How to Sit in the Hot Seat

For the past few weeks, we’ve provided you with a series of tips to demystify the TV interview process. You’ve learned how to communicate with the producer and book a TV hit as well as navigate the green room, which means it’s now time to talk about the hot seat. Here’s what you can expect:

#1 — Mics and IFBs

Someone will mic you up and place an IFB in your ear. This audio device allows you to hear the host as well as the producer, so they can announce when you’re about to go live and then give you the “all clear” once the interview ends.

You’ll notice a knob on the box clipped to the back of your chair for IFB volume control – don’t hesitate to use it.

#2 — Live Feed Monitor

There will be a monitor near the camera that displays a live feed. Some people like to see themselves, so they can fix any stray hairs and adjust their tie, but others find it distracting. If you find it distracting, feel free to ask the person staffing you to turn it off.

#3 — Always Be Ready

Until the producer gives you the “all clear,” assume you’re live. This applies to commercial breaks and well after the host says “thank you” to end the segment. Just keep smiling or maintain a pleasant resting face.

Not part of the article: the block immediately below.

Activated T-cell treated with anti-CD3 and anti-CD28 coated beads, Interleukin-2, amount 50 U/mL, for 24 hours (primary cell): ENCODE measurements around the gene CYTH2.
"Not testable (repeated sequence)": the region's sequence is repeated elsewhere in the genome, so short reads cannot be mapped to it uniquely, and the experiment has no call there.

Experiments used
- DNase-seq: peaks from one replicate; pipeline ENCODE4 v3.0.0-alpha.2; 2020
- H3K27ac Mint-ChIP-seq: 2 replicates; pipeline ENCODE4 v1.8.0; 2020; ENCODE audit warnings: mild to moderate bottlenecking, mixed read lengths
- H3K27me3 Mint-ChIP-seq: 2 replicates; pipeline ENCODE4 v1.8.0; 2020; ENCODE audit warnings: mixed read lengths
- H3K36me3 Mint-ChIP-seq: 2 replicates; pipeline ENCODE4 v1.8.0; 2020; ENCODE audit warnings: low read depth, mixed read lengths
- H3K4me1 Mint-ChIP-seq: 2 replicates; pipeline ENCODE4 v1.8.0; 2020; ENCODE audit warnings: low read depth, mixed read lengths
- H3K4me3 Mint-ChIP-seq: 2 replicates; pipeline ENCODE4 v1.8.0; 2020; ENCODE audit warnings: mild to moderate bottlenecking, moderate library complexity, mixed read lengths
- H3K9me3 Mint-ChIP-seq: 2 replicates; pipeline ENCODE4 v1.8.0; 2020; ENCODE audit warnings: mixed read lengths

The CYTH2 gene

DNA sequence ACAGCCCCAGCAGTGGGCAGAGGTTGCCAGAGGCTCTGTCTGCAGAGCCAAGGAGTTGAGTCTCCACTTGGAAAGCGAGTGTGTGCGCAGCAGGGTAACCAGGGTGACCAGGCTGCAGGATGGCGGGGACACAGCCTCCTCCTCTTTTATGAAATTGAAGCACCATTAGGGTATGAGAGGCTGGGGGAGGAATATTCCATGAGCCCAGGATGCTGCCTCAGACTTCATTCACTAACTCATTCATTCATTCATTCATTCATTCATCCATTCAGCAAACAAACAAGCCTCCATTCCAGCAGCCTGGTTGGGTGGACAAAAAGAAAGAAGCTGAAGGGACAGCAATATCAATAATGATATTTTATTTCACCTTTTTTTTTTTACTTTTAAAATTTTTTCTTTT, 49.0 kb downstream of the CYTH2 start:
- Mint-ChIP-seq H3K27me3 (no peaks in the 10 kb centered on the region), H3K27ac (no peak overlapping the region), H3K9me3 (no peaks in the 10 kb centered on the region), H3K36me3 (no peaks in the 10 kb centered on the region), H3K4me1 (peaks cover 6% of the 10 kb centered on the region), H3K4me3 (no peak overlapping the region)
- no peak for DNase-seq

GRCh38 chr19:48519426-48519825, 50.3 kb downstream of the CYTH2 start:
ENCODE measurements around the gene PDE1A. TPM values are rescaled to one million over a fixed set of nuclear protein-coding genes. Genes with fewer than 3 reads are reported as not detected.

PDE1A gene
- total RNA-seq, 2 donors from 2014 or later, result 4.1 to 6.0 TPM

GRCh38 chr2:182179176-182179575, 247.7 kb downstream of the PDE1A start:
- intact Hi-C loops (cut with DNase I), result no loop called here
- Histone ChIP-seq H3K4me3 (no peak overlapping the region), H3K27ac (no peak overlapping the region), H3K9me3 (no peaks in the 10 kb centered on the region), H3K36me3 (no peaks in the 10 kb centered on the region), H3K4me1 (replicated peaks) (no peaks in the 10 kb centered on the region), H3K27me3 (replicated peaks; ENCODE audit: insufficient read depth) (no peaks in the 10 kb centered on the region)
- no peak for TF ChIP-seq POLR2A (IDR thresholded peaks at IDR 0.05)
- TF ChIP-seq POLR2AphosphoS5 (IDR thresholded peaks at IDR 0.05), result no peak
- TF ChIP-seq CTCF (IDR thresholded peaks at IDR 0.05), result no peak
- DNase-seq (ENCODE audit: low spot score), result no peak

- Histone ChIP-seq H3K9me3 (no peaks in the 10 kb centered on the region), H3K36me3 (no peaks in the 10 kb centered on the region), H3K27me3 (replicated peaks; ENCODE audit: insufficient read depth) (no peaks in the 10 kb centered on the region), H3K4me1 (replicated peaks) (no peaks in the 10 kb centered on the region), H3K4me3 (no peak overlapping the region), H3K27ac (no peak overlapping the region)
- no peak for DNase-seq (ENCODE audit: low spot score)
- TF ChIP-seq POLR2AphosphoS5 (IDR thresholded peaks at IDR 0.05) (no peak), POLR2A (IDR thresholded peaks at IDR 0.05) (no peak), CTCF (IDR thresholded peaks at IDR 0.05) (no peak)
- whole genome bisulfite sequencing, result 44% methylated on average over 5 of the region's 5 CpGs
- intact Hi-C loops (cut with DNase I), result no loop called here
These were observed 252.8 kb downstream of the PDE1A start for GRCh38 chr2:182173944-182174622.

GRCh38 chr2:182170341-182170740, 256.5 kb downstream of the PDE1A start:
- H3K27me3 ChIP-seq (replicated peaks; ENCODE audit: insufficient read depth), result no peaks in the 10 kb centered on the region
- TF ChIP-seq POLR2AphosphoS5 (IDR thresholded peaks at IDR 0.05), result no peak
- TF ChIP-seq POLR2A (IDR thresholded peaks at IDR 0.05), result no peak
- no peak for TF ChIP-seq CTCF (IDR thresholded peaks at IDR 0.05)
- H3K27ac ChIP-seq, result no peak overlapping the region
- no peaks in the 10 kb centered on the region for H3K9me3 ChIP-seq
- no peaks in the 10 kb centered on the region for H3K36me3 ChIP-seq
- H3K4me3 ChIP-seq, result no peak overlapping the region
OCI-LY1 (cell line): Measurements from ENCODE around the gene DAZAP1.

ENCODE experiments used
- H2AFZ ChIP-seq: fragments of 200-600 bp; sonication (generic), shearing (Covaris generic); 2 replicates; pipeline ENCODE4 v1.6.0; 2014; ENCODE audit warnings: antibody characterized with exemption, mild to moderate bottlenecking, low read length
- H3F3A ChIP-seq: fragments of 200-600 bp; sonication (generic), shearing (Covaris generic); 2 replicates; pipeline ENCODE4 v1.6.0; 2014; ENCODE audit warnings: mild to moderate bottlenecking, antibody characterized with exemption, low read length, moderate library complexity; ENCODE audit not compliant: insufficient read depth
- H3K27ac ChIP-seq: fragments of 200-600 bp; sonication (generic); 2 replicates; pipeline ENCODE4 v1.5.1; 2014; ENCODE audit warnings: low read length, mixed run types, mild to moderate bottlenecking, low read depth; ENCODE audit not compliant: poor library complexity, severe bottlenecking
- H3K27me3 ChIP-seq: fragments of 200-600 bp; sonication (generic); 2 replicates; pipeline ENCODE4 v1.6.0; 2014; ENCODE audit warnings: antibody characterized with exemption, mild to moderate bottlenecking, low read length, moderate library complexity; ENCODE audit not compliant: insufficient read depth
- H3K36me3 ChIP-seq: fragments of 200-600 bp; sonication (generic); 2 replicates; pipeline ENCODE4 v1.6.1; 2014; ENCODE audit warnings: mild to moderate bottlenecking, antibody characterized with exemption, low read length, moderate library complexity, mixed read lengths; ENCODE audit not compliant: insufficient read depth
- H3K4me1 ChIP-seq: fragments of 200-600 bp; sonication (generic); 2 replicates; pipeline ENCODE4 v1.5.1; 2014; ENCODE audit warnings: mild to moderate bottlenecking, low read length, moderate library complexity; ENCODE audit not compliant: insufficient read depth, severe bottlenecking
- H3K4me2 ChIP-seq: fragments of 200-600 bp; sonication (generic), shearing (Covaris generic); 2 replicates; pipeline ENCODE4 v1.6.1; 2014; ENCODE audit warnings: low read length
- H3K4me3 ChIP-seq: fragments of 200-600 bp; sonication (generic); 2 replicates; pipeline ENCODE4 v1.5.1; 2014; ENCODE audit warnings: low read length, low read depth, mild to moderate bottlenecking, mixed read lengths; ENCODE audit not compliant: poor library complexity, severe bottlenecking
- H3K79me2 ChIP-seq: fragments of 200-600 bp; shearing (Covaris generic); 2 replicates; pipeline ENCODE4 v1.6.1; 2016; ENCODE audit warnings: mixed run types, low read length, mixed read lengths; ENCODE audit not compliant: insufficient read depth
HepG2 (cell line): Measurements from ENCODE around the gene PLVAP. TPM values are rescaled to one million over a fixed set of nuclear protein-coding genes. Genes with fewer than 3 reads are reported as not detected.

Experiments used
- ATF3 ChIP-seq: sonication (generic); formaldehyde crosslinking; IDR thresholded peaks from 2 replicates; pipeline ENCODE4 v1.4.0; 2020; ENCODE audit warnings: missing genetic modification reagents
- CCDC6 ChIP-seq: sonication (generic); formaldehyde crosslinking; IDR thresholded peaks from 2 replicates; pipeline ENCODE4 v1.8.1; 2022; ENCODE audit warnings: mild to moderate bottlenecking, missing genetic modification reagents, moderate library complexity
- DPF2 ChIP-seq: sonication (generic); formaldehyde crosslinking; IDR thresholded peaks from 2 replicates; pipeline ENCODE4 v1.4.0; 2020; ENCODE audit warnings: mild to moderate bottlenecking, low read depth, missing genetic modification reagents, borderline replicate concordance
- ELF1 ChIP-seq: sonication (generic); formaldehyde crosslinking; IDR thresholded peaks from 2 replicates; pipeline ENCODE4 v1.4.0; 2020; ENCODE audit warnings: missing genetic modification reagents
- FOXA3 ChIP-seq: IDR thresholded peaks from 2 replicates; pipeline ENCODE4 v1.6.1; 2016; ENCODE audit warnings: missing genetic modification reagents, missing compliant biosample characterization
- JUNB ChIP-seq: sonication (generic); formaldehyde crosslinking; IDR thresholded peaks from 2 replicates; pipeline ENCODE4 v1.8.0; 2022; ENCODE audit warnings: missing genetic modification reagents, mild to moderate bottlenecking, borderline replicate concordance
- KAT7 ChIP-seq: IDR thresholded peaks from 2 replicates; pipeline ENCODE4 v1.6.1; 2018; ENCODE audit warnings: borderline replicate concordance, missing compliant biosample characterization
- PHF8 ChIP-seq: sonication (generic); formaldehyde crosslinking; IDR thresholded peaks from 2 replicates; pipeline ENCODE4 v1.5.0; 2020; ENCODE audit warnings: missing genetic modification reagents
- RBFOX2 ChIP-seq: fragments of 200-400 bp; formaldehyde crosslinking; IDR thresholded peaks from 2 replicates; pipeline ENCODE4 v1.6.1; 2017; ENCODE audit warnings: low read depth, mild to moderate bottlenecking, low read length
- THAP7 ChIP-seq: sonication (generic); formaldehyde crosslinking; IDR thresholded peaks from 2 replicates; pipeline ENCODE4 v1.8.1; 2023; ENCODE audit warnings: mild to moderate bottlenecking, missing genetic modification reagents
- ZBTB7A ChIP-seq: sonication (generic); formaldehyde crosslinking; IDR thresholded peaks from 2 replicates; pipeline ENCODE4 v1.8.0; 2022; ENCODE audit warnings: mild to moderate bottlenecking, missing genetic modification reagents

B²: Say what?

Though you might not wear a hearing aid now (or for a long time), you will have to wear an IFB in a satellite interview. Just like Stockdale’s hearing aid, the volume on your IFB may be turned down or it could malfunction. Either is possible, so you should be prepared to graciously answer the question you can’t hear instead of adopting a deer-in-the-headlights stare.

Good thing it’s Tuesday, B² day.

Here is this week’s likely media question and the B² (block and bridge) that sets the narrative straight:

Q: “<Insert muffled question you can’t hear>?”

B² (if you only hear a portion of the question): “I didn’t hear the entire question, but I think you asked about <insert issue>. My take is…<insert talking point>.”

B² (if you can’t hear anything): <Place your hand over the ear with the IFB> “Do you mind repeating the question? I’m struggling to hear you.”

Wherever you take the conversation next, remember the audience knows the only audio you have is via an ear piece. They will forgive you if you have to ask the reporter to repeat the question or if you have to admit that you only heard a portion and will answer as you want. These rules also apply if you do wear a hearing aid now and have trouble hearing the moderator or reporter. Just replace “IFB” with “hearing aid” in the above instructions and you’re all set.